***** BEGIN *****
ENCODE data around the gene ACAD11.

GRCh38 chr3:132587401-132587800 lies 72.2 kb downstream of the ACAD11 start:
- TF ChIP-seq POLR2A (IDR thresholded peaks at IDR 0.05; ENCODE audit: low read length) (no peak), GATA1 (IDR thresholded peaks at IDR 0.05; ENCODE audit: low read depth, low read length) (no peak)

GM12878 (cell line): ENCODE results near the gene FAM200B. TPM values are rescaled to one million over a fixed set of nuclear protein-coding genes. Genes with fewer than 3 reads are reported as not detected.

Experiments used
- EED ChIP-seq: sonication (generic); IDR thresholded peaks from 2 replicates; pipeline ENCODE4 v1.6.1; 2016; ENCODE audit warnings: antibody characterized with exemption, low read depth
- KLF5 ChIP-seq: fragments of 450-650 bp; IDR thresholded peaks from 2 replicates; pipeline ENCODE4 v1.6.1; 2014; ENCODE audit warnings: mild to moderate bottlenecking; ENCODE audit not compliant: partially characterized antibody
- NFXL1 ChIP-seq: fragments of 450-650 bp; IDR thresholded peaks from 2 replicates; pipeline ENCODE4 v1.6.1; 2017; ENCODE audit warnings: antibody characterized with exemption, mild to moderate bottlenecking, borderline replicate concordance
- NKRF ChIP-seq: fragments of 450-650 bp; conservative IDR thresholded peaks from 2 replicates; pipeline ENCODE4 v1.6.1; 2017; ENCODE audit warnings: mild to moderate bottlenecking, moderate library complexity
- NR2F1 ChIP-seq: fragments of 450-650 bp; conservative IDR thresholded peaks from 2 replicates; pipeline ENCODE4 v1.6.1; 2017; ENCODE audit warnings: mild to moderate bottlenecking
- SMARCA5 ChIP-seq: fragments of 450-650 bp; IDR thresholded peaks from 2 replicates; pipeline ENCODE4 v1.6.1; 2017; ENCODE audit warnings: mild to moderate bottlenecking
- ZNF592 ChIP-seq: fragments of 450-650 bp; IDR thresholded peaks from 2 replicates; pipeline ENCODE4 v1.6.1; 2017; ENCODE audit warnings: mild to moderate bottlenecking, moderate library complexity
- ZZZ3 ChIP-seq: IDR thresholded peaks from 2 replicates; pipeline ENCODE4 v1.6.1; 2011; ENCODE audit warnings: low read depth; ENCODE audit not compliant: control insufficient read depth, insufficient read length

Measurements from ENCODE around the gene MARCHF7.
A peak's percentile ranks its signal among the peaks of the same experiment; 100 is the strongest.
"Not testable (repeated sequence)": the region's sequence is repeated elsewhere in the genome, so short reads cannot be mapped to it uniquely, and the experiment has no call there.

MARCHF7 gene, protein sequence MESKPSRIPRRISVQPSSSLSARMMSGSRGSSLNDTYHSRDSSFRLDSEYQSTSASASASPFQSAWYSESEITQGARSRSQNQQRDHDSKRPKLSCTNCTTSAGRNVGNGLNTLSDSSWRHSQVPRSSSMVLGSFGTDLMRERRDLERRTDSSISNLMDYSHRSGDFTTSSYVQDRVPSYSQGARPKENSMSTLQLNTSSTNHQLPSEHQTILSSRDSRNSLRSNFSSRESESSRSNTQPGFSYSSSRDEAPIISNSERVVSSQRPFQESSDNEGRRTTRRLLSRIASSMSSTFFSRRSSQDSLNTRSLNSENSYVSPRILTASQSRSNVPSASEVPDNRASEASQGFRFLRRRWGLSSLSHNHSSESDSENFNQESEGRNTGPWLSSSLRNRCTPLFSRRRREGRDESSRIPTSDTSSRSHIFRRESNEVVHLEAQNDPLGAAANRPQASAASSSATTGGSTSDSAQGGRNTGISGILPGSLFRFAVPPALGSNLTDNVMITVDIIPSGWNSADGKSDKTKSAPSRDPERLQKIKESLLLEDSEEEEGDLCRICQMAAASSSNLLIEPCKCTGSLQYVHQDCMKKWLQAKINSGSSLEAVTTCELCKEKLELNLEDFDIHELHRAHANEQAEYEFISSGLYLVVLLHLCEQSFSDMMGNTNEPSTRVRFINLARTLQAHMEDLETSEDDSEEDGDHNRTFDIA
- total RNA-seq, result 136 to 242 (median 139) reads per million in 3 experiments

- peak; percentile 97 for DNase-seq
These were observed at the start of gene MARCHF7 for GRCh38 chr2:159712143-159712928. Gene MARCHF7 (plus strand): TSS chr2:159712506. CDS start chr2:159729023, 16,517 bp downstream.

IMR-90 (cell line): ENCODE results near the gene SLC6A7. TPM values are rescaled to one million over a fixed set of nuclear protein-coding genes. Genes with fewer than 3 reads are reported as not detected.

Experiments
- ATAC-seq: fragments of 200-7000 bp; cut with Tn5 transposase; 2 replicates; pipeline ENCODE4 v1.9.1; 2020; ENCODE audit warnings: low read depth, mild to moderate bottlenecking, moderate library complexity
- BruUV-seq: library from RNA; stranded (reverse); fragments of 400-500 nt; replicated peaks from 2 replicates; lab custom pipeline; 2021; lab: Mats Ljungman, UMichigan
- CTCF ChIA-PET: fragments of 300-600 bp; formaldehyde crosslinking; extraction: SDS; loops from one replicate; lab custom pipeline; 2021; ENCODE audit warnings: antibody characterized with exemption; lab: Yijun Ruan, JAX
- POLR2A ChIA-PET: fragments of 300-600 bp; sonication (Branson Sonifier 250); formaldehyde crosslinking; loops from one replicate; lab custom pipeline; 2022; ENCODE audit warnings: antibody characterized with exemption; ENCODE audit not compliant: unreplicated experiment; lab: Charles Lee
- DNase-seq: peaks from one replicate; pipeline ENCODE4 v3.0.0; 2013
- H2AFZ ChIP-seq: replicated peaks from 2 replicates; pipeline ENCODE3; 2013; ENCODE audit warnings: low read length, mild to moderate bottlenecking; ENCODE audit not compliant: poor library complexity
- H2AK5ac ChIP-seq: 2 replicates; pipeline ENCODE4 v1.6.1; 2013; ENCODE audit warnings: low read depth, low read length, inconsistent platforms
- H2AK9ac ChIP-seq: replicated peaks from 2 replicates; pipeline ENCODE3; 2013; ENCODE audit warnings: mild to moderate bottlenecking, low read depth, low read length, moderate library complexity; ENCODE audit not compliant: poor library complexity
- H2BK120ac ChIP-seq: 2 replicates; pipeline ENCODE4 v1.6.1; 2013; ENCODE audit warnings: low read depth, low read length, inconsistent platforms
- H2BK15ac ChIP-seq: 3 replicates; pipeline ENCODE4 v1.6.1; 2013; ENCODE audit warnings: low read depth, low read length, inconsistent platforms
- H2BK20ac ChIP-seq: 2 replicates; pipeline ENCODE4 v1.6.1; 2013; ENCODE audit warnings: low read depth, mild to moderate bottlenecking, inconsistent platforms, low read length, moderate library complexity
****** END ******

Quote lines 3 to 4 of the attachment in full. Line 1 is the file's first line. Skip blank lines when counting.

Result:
- TF ChIP-seq POLR2A (IDR thresholded peaks at IDR 0.05; ENCODE audit: low read length) (no peak), GATA1 (IDR thresholded peaks at IDR 0.05; ENCODE audit: low read depth, low read length) (no peak)

GM12878 (cell line): ENCODE results near the gene FAM200B. TPM values are rescaled to one million over a fixed set of nuclear protein-coding genes. Genes with fewer than 3 reads are reported as not detected.